Swabia (Schwaben) is a region located in southwestern Germany. It is known for it’s culture and linguistic differences and the region’s boundaries include areas of both Baden-Württemberg and Bavaria. However a greater portion of Swabia lies in Baden-Württemberg. People in this region speak a dialect known as Schwäbisch. Today we will focus on food, and look at five different specialties from this region.
Schwäbische Hochzeitssuppe (Wedding Soup)
This wedding soup is a beef consommé, though it is now often prepared with chicken or beef broth. Known for the ingredients they may contain, and the ingredients are plentiful, wedding soups can include meat dumplings, leberspätzle (liver dumplings), marrow dumplings, strips of pastry, pancake strips, pasta, asparagus and more. According to Culinaria Germany – an outstanding book (new edition available here)- wedding soup has always been a specialty in Swabia, because it is more economical to feed a large number of guests a soup, rather than a meat.
Spätzle are perhaps the most known food to come from Swabia. Made out of a wet dough consisting of eggs, flour and water, these egg noodles are often found as an accompaniment to another item.
The dough is either cut by hand or pushed through a spätzlepresse into bubbling water, once the noodle floats to the top it is done cooking. The size and shape of spätzle can vary from small balls of dough to long thin noodles. Some different varieties include:
Käsespätzle– Späztle mixed with cheese and baked, then topped with caramelized onions.
Leberspätzle– Liver is mixed into the dough as it is prepared. These are often served in soups.
Spinatspätzle– Spinach is added to the dough.
Krautspätzle– The cooked spätzle are then cooked again in a pan with sauerkraut and bacon.
Gaisburger Marsch– This is a soup which includes spätzle, potatoes, and some kind of red meat.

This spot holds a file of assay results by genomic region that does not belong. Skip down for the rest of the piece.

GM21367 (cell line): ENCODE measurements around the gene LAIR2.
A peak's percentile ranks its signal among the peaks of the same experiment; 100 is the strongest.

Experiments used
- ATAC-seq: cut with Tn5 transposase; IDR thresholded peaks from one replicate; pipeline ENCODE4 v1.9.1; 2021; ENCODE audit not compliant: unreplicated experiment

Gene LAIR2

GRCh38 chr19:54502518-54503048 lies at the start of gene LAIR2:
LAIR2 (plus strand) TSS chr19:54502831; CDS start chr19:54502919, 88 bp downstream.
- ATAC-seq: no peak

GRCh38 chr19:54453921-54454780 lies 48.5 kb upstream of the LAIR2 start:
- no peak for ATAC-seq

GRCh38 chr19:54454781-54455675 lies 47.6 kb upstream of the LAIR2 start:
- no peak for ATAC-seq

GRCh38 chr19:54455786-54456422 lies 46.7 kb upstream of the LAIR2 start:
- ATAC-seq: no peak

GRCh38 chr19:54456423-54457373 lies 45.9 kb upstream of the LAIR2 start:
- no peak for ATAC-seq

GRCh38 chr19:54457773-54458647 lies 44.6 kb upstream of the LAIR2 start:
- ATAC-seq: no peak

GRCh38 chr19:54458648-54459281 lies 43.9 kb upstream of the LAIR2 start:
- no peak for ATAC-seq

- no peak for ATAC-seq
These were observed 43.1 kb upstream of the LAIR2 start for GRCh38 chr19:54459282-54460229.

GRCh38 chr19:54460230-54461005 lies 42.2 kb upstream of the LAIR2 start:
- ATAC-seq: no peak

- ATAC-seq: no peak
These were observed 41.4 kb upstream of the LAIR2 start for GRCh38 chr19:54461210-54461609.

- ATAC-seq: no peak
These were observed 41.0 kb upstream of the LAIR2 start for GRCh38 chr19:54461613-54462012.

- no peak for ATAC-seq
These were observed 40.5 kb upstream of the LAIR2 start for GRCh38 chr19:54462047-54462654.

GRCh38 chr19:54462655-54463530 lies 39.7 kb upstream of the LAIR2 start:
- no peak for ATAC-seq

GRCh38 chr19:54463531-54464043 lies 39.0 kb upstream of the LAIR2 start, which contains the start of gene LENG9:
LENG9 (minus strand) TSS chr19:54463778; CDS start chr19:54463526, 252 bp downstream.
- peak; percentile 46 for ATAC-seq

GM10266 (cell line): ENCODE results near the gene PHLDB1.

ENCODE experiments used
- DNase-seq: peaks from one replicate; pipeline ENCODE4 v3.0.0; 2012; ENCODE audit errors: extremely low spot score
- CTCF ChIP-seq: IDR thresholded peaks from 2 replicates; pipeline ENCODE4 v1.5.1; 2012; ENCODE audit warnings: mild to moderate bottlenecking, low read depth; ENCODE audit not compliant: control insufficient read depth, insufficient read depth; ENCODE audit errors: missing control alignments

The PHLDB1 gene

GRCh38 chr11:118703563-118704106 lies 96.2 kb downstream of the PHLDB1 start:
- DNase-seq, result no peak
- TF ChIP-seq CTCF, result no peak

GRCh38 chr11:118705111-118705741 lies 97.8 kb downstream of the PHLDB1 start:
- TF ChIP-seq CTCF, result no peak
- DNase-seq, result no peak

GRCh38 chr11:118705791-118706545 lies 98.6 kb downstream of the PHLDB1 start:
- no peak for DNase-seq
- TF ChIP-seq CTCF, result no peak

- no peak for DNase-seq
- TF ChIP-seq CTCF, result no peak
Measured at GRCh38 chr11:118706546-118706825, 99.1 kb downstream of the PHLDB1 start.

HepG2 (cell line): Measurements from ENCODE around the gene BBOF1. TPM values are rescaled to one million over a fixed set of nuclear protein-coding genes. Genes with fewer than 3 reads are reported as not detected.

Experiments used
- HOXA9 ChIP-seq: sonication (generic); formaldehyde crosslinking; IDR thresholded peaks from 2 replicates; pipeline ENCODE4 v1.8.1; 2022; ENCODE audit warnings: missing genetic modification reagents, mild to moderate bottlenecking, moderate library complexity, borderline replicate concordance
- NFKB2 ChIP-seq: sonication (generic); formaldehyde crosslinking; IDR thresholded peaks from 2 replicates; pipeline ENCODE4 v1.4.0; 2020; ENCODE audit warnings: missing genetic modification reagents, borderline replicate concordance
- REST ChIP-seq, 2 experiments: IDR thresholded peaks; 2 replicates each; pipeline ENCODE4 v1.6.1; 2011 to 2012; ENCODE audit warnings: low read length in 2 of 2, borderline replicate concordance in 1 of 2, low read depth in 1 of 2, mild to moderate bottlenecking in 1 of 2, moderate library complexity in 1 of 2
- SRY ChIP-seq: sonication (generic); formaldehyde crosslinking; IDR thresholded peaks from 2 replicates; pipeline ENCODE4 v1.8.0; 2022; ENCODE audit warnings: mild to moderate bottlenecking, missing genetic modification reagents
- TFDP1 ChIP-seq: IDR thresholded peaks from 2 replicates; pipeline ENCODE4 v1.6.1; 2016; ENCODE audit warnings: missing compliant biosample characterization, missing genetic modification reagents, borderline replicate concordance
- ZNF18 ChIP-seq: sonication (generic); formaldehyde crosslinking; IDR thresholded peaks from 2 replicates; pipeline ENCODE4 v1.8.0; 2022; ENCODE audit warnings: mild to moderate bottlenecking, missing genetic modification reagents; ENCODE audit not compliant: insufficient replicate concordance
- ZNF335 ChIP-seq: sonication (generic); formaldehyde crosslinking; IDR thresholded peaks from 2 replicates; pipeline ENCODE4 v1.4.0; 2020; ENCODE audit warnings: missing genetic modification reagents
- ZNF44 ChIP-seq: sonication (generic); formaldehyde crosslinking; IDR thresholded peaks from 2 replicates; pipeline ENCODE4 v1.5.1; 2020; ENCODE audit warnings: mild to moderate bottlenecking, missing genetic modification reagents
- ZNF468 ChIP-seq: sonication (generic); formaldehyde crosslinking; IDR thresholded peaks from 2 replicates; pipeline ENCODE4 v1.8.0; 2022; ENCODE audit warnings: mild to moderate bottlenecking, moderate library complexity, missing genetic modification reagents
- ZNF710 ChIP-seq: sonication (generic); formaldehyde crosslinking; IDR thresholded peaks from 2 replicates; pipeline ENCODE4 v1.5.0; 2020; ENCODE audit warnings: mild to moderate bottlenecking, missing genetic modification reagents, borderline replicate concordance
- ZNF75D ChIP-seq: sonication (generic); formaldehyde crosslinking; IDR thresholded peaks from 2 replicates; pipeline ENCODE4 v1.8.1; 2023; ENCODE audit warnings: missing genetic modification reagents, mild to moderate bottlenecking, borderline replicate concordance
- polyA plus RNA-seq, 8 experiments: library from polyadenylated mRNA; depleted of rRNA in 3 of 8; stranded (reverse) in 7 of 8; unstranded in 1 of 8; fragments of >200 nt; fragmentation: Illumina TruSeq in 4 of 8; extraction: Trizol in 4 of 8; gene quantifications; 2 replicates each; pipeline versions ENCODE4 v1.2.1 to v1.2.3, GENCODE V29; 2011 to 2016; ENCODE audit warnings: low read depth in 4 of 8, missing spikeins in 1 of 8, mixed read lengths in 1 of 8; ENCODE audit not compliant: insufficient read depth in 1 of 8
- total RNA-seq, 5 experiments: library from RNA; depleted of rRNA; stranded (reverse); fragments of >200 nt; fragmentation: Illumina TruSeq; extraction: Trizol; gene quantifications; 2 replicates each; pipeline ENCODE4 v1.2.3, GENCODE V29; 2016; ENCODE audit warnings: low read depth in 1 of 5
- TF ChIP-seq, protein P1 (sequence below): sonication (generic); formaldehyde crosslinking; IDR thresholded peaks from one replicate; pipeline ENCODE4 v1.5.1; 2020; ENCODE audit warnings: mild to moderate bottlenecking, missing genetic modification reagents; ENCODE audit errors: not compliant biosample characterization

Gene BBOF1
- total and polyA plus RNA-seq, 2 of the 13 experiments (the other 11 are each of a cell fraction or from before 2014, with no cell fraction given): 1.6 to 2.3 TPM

Schinkenrahmspätzle– The spätzle are cooked in a pan with ham and cream.
Dessert spätzle– In some areas, spätzle are cooked in a pan with sugar, butter or fruit to make a dessert.
Also known as schupfnudeln or fingernudeln, these thick potato noodles are served either as a savory dish or as a sweet dish. The noodles are formed out of a dough made with eggs, potatoes, and flour.
After being cooked in water they are cooked with butter in a pan and other ingredients are added. A classic combination is schupfnudeln, sauerkraut and bacon.
Dünnet is also known by dinnete, dennete as well as several other names. It is a piece of thinly rolled dough that is baked in the oven. Dünnet can topped with cheese, scallions, sour cream, bacon, onions, or other items. For some real pictures, from someone who travels Swabia to sell dünnet, click here.
Probably my favorite Schwäbisch food, maultaschen are like a tortellini, although they look more like a piece of pasta strudel. Maultaschen are usually filled with spinach, eggs, onions, sausage meat, parsley, breadcrumbs, and minced up ham and sausage. The assembly is similar to that of a strudel. The dough is laid out, the filling is added, and the dough is rolled over to seal the maultaschen. They are then cut into pieces and the cut ends are sealed, before being cooked in water.
After being cooked, the maultaschen are often served in a soup, sliced and cooked in a pan with eggs or served by themselves.
Metzger, Christine. Culinaria Germany. China: H.F. Ullmann, 2008. Print.